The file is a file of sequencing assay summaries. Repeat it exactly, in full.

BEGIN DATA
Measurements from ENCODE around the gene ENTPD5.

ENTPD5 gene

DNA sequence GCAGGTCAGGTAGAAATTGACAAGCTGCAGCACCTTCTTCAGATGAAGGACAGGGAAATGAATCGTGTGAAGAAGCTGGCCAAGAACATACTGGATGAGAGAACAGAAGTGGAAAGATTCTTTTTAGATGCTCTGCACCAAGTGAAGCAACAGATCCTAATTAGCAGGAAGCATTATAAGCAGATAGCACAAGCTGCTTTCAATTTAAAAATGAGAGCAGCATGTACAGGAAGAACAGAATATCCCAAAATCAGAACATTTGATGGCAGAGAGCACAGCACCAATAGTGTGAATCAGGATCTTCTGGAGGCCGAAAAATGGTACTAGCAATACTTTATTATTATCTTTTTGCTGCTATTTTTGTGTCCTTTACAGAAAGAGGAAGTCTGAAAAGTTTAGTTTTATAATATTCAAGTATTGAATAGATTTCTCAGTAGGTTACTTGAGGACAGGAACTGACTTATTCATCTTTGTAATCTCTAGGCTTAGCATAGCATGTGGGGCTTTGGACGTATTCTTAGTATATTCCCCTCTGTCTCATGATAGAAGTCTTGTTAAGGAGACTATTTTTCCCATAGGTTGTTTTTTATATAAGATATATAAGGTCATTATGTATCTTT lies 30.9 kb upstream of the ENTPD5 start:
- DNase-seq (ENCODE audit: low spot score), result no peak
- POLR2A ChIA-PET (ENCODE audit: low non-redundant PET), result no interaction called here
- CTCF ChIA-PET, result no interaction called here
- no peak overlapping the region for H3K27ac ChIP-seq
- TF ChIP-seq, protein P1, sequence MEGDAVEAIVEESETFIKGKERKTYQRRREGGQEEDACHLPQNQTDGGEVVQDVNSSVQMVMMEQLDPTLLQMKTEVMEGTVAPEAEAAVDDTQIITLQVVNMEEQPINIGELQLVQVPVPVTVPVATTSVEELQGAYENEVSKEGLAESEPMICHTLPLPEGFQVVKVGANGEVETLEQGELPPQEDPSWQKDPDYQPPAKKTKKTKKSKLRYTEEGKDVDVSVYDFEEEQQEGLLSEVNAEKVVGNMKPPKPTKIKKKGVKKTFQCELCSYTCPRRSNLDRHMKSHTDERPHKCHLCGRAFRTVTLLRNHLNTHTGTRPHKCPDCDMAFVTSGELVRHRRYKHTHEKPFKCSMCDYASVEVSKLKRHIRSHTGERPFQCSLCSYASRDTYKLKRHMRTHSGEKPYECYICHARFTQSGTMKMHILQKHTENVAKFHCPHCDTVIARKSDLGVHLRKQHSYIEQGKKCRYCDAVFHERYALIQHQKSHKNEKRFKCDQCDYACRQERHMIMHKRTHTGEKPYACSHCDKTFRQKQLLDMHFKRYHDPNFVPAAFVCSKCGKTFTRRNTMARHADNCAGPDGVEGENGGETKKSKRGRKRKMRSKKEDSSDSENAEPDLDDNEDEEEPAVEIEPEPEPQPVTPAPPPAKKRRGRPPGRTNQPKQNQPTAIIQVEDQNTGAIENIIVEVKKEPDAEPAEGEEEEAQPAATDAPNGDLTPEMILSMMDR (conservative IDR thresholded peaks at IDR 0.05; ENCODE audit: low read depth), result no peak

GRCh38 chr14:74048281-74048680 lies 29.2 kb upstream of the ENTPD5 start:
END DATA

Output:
Measurements from ENCODE around the gene ENTPD5.

ENTPD5 gene

DNA sequence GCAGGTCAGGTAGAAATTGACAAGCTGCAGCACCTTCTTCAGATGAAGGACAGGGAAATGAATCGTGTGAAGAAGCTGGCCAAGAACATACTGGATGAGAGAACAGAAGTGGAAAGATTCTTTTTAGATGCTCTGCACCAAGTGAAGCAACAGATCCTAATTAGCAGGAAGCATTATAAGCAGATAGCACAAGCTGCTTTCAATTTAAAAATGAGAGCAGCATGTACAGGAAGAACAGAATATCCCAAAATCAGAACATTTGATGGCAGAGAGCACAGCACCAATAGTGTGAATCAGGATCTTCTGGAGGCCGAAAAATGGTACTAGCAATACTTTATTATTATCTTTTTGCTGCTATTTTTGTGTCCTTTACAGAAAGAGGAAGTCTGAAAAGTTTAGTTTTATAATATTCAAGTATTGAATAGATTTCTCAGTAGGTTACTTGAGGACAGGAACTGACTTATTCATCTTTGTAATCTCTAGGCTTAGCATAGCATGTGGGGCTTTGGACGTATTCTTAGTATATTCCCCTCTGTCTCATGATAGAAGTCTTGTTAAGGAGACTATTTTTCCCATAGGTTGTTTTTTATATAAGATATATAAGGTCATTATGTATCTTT lies 30.9 kb upstream of the ENTPD5 start:
- DNase-seq (ENCODE audit: low spot score), result no peak
- POLR2A ChIA-PET (ENCODE audit: low non-redundant PET), result no interaction called here
- CTCF ChIA-PET, result no interaction called here
- no peak overlapping the region for H3K27ac ChIP-seq
- TF ChIP-seq, protein P1, sequence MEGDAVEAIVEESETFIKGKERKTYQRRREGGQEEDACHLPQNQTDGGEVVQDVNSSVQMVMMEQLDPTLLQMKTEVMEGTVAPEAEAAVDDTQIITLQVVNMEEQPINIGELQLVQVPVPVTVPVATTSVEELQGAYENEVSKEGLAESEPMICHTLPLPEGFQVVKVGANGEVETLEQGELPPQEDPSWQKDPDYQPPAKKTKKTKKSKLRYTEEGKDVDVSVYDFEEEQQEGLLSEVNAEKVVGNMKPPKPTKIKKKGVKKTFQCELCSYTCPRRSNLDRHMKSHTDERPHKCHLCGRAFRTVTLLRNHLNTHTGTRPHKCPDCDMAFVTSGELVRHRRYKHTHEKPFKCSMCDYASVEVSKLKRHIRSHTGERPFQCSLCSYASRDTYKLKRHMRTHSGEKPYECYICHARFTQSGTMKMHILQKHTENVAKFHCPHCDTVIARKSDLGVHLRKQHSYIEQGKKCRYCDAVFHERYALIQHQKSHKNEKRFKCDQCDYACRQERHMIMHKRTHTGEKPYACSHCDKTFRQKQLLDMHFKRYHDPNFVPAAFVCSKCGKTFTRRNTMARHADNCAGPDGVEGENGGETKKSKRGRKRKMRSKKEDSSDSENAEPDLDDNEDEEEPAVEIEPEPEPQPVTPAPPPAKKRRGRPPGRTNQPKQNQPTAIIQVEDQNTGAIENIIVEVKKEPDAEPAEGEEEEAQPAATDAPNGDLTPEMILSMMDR (conservative IDR thresholded peaks at IDR 0.05; ENCODE audit: low read depth), result no peak

GRCh38 chr14:74048281-74048680 lies 29.2 kb upstream of the ENTPD5 start: